I am glad to see that you are looking at various devices for your RDP testing. We have some of the 1st WebPADS ever created to the latest embedded devices. Overall I have about 20-30 different embedded devices with various OS’s in my office and more in our
thin client and server based computing performance lab (RDP & ICA) which I built about 5 years ago.
Hopefully the RDP team has not fully transitioned over to higher performance based devices like tablets and desktops as the main bar for performance testing of the RDP protocol. The market for low power and lower MHz embedded devices like thin clients and
hybrids have significantly grown over the last couple years and should be in your test suite for the lower end of the spectrum. Check out the latest IDC enterprise thin client report if you need detailed market and growth information.
If you are interested in talking more about this offline you can contact me at my email address in my profile.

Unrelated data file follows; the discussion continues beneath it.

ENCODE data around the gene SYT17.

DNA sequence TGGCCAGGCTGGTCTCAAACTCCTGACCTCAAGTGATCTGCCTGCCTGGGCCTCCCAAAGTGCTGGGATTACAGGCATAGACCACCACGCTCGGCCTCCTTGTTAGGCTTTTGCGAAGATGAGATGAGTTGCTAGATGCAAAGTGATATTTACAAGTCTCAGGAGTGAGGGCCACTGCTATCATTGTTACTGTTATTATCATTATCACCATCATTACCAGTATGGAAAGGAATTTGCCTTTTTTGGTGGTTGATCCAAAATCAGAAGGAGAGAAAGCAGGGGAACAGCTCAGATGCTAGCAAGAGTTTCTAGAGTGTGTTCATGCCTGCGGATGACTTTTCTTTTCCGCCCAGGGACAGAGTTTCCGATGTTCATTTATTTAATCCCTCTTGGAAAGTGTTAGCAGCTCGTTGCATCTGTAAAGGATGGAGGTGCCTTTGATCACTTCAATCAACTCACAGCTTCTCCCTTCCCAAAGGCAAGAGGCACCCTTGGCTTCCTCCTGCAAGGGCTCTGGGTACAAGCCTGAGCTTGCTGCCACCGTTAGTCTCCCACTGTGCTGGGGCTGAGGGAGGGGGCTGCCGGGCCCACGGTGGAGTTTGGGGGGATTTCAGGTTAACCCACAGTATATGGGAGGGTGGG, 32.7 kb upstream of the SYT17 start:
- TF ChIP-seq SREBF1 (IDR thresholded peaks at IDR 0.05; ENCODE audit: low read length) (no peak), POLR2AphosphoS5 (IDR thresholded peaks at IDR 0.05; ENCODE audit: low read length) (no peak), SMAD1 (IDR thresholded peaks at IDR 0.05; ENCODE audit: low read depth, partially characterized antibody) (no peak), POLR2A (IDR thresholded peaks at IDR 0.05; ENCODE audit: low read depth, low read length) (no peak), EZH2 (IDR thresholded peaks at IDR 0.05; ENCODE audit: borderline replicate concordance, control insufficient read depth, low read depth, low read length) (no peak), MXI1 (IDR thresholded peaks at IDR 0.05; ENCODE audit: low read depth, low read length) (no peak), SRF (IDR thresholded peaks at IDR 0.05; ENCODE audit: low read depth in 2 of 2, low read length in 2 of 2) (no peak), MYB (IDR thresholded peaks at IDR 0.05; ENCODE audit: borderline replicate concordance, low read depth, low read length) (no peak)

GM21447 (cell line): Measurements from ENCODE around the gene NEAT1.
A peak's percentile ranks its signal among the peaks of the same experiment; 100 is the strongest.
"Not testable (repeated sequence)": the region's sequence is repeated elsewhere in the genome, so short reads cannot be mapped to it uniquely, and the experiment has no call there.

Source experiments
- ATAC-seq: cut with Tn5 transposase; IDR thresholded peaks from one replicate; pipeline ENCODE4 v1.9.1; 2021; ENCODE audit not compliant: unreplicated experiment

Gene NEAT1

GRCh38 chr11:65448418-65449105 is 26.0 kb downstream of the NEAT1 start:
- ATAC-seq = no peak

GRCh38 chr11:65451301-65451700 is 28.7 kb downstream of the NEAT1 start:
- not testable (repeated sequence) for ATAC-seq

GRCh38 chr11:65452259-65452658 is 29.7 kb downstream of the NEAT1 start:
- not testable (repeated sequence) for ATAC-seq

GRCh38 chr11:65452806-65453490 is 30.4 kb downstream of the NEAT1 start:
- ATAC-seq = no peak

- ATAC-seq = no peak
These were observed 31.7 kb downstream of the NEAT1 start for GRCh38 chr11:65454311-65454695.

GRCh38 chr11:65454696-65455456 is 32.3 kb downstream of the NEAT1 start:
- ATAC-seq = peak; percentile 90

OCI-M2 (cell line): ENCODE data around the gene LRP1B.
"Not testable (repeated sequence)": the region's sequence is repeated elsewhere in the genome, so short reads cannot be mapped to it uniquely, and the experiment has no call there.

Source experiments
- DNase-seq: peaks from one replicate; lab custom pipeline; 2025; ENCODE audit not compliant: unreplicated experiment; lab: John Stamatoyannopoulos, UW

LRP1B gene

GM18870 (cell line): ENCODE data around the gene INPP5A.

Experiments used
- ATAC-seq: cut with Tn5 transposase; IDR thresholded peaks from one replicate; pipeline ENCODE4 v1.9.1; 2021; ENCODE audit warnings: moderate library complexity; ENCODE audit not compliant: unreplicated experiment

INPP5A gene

It is about time that Terminal Services and RDP has made it into the limelight. The server based computing and thin client computing market has been highly underestimated with it recently seeing significant growth over the last couple years.
The features and user experience keep getting better and I am amazed at all the different vertical market success stories I have heard of since 1999. I would agree that some of the common issues are licensing, application not design for multi-user, and general
lack of understanding of the features and capabilities.
Robert or Tad - I am interested in finding out from Nadim Abdo what he uses the DT Research 380 WebPad sitting next to the right of his laptop for? Performance testing or browsing the web from his office bar. Also does anyone from the Terminal Services
or RDP team plan on attending the upcoming Citrix iForum show in October?
Talk about a killer education tool for the tablet PC market. Add this tool with Microsoft Student 2006 with Encarta and Office 2003 than you have the killer applications for the education market. It is too bad that the killer device (Tablet PC) cost too
much for the mainstream school systems to deploy by the masses for 1:1 computing. Shrink the tablet size, get the hardware street price down to less than $600, lock down the system, and add some ruggedization and then you have a device for the masses for 1:1